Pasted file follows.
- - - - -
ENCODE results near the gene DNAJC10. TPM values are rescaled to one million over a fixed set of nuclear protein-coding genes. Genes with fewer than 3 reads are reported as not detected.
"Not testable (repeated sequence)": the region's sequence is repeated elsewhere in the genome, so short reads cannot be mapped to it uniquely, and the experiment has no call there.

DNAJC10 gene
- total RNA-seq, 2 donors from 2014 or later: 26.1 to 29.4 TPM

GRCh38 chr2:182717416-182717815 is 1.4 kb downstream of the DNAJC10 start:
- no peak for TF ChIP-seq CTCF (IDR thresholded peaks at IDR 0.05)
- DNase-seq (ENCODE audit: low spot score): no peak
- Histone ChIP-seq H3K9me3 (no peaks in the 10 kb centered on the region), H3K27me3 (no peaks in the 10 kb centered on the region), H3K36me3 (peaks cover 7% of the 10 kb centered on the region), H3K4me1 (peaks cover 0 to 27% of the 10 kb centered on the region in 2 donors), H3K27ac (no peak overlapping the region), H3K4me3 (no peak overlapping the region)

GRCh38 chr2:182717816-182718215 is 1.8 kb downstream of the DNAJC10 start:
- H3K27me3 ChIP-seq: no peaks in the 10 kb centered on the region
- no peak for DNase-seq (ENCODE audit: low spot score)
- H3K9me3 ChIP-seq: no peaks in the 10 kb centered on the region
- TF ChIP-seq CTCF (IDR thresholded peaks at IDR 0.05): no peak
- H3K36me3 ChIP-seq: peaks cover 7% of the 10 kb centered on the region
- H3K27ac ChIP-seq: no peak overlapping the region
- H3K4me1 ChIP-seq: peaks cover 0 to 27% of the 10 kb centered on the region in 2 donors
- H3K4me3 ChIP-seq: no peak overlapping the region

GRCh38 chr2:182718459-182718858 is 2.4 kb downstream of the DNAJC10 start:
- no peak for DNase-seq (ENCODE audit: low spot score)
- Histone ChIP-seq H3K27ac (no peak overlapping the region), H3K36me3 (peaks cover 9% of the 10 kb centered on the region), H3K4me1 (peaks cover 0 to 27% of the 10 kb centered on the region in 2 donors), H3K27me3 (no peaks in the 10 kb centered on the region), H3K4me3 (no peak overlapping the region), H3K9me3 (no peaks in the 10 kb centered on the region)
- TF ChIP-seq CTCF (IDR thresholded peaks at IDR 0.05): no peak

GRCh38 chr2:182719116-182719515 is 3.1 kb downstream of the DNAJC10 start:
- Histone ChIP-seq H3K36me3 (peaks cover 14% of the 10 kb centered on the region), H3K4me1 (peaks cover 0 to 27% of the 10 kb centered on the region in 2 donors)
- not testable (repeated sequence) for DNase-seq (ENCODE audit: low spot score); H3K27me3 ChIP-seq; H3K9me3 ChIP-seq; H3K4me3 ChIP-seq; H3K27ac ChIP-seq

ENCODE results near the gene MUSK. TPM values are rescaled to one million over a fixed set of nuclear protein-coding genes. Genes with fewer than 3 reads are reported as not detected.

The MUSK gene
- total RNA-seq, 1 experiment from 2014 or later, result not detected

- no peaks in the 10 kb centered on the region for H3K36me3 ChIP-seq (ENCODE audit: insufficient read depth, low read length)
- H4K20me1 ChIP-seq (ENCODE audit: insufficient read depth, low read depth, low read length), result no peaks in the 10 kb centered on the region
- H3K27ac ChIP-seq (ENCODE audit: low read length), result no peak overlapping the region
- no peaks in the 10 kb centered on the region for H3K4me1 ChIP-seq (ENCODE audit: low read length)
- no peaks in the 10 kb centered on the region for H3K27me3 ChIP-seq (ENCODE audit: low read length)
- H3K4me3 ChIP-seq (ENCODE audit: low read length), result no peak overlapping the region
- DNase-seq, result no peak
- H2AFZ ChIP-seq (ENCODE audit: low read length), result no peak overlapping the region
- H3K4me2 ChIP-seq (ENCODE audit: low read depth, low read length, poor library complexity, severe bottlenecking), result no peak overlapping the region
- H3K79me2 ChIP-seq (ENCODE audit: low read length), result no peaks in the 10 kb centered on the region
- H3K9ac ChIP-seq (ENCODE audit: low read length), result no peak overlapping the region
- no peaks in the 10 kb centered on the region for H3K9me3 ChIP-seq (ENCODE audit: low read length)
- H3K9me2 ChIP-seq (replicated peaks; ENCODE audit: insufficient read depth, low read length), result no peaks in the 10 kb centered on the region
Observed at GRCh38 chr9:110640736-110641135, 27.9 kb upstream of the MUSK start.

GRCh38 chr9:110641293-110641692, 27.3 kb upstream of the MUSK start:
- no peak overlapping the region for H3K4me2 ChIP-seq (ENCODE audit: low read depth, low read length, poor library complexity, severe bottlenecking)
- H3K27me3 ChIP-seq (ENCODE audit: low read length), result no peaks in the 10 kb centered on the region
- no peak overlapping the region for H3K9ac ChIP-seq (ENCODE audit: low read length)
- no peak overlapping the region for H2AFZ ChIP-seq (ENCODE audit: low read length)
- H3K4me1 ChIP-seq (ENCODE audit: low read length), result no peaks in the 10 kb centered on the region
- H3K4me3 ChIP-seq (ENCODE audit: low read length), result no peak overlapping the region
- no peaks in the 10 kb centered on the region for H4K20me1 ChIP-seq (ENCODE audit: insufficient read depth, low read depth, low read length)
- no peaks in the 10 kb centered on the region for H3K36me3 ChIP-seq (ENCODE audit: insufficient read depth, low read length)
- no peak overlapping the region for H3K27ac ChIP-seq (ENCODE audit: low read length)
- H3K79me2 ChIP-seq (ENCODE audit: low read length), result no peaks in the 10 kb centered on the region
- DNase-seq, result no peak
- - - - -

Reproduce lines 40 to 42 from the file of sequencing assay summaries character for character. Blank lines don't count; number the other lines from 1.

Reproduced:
- H3K9me2 ChIP-seq (replicated peaks; ENCODE audit: insufficient read depth, low read length), result no peaks in the 10 kb centered on the region
Observed at GRCh38 chr9:110640736-110641135, 27.9 kb upstream of the MUSK start.

GRCh38 chr9:110641293-110641692, 27.3 kb upstream of the MUSK start: